Why Oklahoma Is the Most Balanced Team in the Big 12
Oklahoma had a so-so year in 2012. For most teams, a 10-2 regular season record would be considered a helluva season. Yet, for Oklahoma, it was just so-so.
You have to like the high standards that have been set in Norman, Oklahoma. Win or go home, Boomer Sooner. No invite to a BCS bowl? Bummer of a season. Lose to Texas A&M in the Cotton Bowl Classic? Damn.
Time to regroup and make Phil Steele look like the genius we all know he is.
Oklahoma has had to deal with defections from its Big 12 conference (how dare they?), a humiliating loss to Notre Dame in Norman (how dare they?) and an even more humiliating loss to Texas A&M, the team that thumbed its nose at the Big 12 and implied it wanted greener pastures.
How dare they?
Despite all "the sky is falling" doomsday predictions for the Big 12, here it is, better than ever. Only one team in the Big 12 (Kansas) did NOT go bowling last season. That's impressive—just ask the SEC.
And Oklahoma, despite all of the preseason hype, usual drum-beating and over-the-top fanfare, didn't really do so badly last season. In terms of typical Oklahoma standards, it did. But compared to most teams, they played well, and that's important.
Despite the two—well, three if you count the postseason—high-profile losses last season, Oklahoma was the most balanced team in the Big 12.
Balance equals both the offense and the defense playing well along with a nice bowl paycheck. Balance.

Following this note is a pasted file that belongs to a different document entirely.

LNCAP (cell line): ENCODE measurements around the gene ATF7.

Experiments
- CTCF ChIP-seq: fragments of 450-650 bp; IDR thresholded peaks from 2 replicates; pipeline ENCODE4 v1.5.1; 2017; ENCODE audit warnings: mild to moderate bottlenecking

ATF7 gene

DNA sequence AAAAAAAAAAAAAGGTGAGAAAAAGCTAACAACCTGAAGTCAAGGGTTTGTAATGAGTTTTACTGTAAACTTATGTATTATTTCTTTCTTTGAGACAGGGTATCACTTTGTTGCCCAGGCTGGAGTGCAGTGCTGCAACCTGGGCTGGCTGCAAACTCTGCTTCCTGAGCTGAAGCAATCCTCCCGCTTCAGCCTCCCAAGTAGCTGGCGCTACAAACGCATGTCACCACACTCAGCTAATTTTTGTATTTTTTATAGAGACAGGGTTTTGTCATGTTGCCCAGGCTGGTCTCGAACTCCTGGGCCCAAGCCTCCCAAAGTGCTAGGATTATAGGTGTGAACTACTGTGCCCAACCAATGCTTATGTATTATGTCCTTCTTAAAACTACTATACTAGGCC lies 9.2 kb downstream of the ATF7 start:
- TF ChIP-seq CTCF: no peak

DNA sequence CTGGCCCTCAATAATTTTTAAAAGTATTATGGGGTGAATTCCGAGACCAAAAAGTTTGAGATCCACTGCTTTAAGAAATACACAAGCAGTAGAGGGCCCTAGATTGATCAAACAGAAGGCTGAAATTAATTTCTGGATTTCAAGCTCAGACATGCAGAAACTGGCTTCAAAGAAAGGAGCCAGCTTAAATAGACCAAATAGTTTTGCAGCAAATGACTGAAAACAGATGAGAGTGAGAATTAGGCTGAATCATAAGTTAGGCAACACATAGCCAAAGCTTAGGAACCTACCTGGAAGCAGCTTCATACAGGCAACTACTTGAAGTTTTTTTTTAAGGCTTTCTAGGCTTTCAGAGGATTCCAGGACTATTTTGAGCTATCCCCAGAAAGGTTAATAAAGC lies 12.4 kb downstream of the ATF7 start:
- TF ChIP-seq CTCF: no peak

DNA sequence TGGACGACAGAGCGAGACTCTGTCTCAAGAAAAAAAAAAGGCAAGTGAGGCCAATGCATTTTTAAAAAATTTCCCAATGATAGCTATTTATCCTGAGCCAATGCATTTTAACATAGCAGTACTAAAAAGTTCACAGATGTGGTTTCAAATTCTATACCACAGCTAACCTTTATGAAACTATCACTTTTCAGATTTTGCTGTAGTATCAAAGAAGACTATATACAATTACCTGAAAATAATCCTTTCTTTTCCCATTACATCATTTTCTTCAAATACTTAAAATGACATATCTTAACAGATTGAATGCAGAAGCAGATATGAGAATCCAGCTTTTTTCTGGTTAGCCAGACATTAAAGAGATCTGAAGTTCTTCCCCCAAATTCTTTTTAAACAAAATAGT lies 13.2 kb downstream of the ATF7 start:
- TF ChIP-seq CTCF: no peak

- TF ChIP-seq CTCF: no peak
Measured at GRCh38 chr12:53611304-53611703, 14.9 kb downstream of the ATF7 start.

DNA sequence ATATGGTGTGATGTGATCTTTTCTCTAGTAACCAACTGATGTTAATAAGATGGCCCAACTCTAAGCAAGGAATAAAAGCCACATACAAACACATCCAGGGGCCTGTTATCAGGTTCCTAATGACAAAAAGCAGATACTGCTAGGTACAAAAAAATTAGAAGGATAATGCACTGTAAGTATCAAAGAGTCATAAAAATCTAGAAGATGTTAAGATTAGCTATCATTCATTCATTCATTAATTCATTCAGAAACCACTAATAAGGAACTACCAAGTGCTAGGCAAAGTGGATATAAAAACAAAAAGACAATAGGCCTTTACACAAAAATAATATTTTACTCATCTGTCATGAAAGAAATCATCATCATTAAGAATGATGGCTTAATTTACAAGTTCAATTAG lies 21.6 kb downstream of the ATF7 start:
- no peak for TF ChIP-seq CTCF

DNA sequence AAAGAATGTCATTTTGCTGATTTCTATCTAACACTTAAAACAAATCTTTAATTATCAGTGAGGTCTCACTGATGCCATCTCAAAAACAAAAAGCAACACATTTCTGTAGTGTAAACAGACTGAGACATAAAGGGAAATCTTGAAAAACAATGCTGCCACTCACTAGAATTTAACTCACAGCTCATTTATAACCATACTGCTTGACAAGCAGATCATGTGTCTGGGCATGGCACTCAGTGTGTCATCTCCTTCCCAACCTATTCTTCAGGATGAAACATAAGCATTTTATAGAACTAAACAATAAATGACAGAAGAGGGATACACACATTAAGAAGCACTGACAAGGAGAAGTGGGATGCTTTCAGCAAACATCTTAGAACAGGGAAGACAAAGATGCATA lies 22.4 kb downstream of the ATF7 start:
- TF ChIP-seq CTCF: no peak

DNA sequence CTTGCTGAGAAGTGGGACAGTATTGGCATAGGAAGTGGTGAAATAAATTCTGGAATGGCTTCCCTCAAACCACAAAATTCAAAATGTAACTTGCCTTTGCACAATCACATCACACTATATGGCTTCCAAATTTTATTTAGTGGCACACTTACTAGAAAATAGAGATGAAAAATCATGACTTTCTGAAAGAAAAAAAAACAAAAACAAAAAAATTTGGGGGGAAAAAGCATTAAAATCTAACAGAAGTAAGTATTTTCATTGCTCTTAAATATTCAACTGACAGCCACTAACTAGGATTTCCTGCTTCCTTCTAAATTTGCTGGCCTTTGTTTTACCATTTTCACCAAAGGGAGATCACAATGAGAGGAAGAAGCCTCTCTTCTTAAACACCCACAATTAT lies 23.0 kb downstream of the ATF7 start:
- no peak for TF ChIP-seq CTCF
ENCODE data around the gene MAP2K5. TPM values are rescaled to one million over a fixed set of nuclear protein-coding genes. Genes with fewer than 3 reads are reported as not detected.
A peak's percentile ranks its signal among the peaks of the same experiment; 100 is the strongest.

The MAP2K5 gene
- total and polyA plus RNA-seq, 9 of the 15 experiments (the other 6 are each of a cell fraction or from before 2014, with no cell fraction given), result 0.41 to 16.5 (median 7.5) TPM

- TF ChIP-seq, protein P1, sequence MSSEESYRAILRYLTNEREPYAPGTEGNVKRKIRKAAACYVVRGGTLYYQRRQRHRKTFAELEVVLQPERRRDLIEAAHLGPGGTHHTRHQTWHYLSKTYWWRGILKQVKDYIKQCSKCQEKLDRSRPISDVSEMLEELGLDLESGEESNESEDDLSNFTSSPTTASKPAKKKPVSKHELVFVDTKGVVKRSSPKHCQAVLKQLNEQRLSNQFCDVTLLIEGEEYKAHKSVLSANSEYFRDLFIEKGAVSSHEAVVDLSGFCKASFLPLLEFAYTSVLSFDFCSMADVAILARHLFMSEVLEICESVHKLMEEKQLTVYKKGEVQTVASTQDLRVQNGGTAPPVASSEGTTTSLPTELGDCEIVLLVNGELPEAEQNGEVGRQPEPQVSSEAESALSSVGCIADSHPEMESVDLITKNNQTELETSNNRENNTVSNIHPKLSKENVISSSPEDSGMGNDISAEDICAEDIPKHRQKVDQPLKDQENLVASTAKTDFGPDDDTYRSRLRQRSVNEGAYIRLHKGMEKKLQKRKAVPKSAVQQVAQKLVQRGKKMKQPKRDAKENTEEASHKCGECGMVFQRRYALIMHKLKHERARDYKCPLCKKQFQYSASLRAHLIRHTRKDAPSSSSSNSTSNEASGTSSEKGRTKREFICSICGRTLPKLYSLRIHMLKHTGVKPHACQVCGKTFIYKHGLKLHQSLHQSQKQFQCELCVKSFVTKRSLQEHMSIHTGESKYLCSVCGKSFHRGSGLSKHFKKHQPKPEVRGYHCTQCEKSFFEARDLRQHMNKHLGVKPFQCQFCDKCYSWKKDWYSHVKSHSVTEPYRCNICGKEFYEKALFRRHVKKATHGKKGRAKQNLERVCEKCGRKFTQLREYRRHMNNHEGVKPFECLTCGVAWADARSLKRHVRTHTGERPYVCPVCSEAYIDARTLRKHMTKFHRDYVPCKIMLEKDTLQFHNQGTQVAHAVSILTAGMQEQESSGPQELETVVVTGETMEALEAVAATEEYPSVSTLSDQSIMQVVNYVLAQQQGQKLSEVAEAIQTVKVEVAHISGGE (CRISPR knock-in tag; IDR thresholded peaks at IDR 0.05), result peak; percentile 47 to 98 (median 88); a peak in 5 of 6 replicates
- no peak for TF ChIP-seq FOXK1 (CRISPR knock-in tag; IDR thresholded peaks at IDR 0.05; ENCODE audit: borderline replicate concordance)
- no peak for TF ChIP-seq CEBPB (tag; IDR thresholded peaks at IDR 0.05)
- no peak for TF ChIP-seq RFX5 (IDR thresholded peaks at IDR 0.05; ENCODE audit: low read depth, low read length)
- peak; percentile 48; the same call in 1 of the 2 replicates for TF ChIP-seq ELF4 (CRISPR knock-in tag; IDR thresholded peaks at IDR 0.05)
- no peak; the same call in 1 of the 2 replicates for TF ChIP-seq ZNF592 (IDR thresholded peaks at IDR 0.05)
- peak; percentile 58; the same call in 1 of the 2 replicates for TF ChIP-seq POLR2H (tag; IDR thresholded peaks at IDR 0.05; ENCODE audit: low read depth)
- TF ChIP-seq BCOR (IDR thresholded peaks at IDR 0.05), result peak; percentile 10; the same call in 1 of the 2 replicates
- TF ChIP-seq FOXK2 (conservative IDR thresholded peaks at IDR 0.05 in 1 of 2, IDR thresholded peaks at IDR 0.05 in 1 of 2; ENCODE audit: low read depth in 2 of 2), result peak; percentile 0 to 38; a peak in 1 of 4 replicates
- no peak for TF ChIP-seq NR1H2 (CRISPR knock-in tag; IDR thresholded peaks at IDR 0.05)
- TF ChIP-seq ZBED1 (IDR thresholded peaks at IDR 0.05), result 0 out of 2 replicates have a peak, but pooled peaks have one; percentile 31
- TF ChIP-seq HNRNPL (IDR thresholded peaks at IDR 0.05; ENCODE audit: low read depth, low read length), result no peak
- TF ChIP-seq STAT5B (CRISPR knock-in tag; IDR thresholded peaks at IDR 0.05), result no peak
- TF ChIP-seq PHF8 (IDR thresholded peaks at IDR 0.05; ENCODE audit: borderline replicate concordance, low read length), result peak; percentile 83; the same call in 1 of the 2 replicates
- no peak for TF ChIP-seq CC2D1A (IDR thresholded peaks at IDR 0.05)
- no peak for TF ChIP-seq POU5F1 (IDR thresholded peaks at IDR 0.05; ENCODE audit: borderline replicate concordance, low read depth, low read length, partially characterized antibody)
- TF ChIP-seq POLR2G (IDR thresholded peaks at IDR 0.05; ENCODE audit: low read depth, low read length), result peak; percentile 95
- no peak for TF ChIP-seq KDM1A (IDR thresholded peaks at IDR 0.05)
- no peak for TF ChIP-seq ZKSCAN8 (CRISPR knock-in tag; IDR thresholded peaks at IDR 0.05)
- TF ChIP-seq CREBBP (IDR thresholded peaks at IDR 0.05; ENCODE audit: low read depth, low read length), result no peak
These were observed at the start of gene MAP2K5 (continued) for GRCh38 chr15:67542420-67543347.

Last season, Oklahoma finished fourth in total offense and fourth in total defense in the Big 12. Why is this important? That is because there is no weak link in the chain. Sure, Oklahoma didn't play well in every game, but it was consistently balanced on both sides of the ball. That 2012 stat isn't a fluke—in 2011 Oklahoma finished fourth in total offense and second in total defense.
Not many teams can make that claim.
We all expected Baylor and West Virginia to light up the scoreboards every game, but we also expected their opponents to light up the scoreboards as well.The final score between Baylor and West Virginia last season was 70-63. Does it even matter who won?
Oklahoma did hold both teams to under 50 points—no small feat—but the Sooners are still more remembered for those awful losses to Kansas State, Notre Dame and Texas A&M.
It stinks to be such a high profile team, but it's the price you pay for consistent success. Michigan, USC, Auburn and Nebraska know all too well how high expectations, year in and year out, can leave a fan base disappointed.
But think about this: If your team is consistently balanced and consistently in the BCS conversation, how is that a bad thing?
Every year, Oklahoma is mentioned as a title contender. The worst win-total that Bob Stoops has had as the Sooners' head coach is 7-5 during his first year in 1999. Since he's been head coach at Oklahoma, the Sooners have been in a bowl every season.
Balance. That's the key to success.
This year will be a big test for Oklahoma. The offense is loaded but the defense lost seven starters. It's not a reloading year, it's a rebuilding year. Despite returning seven starters on offense, the Sooners are without school-record holding quarterback Landry Jones.
So is it time to panic? Not in Norman.
Yeah, the Sooners might not make a preseason Top 10 ranking. It's just too dicey at this point to go all-in on the Sooners, even though their prospects at quarterback could approach Johnny Manziel-type entertainment—go ahead, you may quote me on that. But somehow, Bob Stoops will pull it all together by late August.
Oklahoma's schedule this fall is full of landmines. One three-game stretch includes TCU, Notre Dame and Texas. Then, at the end of its regular season schedule, Oklahoma closes at Kansas State and at Oklahoma State. Yikes.
Every Big 12 team will have Oklahoma circled on its schedule because every Big 12 team knows that Oklahoma competes at a high level on both offense and defense.
Oklahoma is the most balanced team in the Big 12.
And it's not even close.
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